The greatest works of the German cinema of the early 1920s almost without exception make reference to ‘author-less’ literary genres, traditional or modern: to anonymous testimonies and traditions, to folk tales, legends, books of magic, chronicles, crime novels and science fiction, but almost never to the work of well-known writers. Fritz Lang made no distinction between filming a story from a newspaper serial such as Dr. Mabuse or a saga like Die Nibelungen (1924), and when Murnau was shooting his Faust – Eine deutsche Volkssage (Faust – a German Folktale, 1926), he followed not Goethe but the medieval folk epic. The anonymity of the storyteller, his voice from beyond the grave, is not the only pointer in Nosferatu signalling the disintegration of the bourgeois author and the bourgeois hero. The storyteller who signs his work with three graveyard crosses matches the vampirical Count, who finally disappears in a puff of smoke, a creature somewhere between human and animal, between life and death, a hermaphrodite like the flesh-eating plant with which he is compared in the film. (And Ellen, in the first dialogue title of the film, talks of the flowers Hutter has picked for her as though they were living beings: “Why have you killed them..?” she asks. Again, it is certainly no coincidence that this title is among those deleted in the French version.)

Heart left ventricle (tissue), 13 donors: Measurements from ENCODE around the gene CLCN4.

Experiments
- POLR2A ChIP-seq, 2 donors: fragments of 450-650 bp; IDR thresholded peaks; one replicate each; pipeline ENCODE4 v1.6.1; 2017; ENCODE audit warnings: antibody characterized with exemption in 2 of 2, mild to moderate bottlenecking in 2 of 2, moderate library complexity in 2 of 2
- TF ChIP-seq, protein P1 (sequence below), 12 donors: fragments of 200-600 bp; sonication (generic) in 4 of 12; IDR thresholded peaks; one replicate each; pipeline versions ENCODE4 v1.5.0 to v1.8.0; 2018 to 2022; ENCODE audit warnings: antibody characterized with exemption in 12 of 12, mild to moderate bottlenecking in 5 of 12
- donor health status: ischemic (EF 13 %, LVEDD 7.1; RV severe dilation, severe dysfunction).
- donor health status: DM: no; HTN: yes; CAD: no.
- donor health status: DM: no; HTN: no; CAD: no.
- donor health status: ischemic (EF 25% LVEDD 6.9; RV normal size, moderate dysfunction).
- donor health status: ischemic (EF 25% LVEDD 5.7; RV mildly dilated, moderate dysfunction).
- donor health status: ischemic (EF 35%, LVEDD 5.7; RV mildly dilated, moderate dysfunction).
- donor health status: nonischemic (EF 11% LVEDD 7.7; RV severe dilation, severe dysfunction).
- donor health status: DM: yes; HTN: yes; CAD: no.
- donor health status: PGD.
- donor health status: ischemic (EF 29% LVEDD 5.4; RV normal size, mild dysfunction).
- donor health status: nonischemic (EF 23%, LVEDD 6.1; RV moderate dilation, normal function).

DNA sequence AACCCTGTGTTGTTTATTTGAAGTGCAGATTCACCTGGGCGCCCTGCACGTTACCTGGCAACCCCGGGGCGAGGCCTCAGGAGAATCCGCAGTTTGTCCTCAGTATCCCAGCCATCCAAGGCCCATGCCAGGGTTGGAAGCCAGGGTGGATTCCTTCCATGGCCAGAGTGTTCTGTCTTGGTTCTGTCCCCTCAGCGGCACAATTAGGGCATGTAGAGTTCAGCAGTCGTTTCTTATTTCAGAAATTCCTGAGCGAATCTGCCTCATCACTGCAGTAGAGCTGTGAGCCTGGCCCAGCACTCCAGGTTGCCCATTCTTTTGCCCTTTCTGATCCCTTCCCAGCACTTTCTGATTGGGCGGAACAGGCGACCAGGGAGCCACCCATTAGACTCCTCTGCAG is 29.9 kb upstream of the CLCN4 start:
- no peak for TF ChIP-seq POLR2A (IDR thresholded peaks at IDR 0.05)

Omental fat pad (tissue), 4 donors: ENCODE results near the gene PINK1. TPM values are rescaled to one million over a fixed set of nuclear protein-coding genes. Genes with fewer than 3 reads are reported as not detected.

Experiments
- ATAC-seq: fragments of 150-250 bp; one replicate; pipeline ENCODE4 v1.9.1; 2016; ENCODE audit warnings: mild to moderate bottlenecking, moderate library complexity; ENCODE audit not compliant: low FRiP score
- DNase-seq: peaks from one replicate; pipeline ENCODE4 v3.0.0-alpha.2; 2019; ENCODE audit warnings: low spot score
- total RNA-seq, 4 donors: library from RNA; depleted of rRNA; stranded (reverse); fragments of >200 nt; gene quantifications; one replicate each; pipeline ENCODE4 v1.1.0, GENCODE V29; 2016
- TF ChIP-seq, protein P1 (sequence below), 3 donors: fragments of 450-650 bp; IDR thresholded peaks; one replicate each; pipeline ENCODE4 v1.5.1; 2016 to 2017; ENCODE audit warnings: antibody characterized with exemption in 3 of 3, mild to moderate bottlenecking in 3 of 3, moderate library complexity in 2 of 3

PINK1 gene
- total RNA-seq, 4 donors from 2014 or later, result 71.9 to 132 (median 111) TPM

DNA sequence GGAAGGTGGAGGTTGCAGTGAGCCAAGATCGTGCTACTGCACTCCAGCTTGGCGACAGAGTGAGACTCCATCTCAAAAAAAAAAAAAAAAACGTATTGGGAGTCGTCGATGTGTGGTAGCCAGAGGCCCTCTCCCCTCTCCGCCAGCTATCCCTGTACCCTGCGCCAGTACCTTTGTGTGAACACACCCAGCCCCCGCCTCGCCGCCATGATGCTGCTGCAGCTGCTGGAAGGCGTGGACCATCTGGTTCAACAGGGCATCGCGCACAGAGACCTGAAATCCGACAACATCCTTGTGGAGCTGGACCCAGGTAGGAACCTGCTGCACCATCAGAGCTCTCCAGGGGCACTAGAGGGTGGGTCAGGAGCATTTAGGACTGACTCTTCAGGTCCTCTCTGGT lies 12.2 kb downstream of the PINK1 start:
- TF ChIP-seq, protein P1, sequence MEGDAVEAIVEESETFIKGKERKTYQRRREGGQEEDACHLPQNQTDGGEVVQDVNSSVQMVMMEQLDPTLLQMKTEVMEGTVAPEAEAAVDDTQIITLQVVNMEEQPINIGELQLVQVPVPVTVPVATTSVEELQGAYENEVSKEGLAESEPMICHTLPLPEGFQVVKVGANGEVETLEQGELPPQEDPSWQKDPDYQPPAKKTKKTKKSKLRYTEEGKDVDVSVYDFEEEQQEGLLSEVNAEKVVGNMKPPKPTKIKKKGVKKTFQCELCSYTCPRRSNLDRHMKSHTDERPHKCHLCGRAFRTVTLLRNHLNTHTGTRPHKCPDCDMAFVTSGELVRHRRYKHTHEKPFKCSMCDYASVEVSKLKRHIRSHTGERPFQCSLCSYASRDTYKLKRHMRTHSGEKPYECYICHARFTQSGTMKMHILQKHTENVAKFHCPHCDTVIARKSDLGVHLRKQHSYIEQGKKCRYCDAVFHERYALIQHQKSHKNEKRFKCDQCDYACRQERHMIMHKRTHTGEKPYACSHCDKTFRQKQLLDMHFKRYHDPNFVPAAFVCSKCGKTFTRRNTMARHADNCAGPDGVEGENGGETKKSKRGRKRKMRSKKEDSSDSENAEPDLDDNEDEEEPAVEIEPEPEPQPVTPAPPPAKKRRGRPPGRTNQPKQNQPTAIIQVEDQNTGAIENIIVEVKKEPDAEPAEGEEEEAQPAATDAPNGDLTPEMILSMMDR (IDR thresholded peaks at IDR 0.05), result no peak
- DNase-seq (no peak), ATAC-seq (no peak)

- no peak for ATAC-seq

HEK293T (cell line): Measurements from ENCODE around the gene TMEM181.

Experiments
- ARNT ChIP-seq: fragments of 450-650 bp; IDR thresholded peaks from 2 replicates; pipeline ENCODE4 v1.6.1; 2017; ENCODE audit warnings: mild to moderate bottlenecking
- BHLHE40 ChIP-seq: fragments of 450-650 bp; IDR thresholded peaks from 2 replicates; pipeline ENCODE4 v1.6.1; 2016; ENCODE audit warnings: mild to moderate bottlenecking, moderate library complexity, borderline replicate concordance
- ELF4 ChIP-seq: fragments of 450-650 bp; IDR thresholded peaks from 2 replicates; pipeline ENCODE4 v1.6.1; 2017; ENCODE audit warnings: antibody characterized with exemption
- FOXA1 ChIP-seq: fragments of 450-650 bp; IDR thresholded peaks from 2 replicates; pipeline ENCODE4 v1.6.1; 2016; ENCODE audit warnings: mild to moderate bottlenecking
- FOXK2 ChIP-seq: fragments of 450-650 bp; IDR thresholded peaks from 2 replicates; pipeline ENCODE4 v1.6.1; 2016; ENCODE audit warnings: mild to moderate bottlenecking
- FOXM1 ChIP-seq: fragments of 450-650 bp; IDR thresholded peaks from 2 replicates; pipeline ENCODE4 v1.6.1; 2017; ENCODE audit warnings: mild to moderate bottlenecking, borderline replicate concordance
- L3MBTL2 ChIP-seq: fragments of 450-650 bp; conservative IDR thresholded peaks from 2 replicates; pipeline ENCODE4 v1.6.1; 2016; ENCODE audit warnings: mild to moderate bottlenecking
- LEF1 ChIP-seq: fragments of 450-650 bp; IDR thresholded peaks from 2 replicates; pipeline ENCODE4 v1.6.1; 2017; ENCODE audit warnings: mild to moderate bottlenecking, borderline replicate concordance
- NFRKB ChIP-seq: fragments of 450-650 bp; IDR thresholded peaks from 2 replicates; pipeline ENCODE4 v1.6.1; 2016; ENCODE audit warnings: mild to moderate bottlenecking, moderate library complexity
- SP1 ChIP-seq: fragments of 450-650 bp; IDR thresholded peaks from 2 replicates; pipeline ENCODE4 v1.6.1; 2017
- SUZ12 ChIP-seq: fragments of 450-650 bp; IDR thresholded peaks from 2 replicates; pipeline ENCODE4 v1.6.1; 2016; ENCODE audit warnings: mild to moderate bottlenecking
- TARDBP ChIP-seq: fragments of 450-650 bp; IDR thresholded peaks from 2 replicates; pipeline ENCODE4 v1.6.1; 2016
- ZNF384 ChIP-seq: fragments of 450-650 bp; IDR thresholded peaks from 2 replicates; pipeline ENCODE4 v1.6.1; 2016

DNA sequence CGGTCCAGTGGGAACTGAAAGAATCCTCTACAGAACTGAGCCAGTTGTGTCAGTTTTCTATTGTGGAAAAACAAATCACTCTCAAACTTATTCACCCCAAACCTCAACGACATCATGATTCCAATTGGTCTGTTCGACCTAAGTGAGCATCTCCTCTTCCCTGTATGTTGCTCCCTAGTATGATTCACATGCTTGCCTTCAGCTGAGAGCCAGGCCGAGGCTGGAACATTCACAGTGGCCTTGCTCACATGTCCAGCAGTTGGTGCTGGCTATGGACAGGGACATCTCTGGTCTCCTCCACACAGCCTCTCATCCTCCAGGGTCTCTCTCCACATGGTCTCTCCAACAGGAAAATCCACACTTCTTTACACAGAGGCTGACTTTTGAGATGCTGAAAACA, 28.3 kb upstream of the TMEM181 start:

It is therefore not a sign of inconsistency when Murnau, having used 116 intertitles in seven different forms in Nosferatu, then, inspired by Carl Mayer, followed the example of Scherben (Shards aka Shattered, 1921) and Sylvester (New Year’s Eve, 1923) and made Der letzte Mann (The Last Man aka The Last Laugh, 1924) almost without titles, explaining that the ideal film is one without any intertitles whatsoever. The proliferation of non-literary, pre-literary, popular and anonymous forms of speech and writing already goes some way towards dissolving the link between cinema and literature, the most sustained expression of this effect being the title-less film which rests entirely on the image.

The significance of the intertitles of the original Nosferatu is evidenced by the title-list, but is illustrated even more clearly in a print preserved in the Staatliche Filmarchiv der DDR (the GDR State Film Archive) which was made available to the Münchner Filmmuseum in 1980 for our first attempt at a reconstruction. Albin Grau, who was also responsible for the sets and costumes, had done the lettering. They are like shot set-ups within the film proper, and fade in and out. Pages are turned.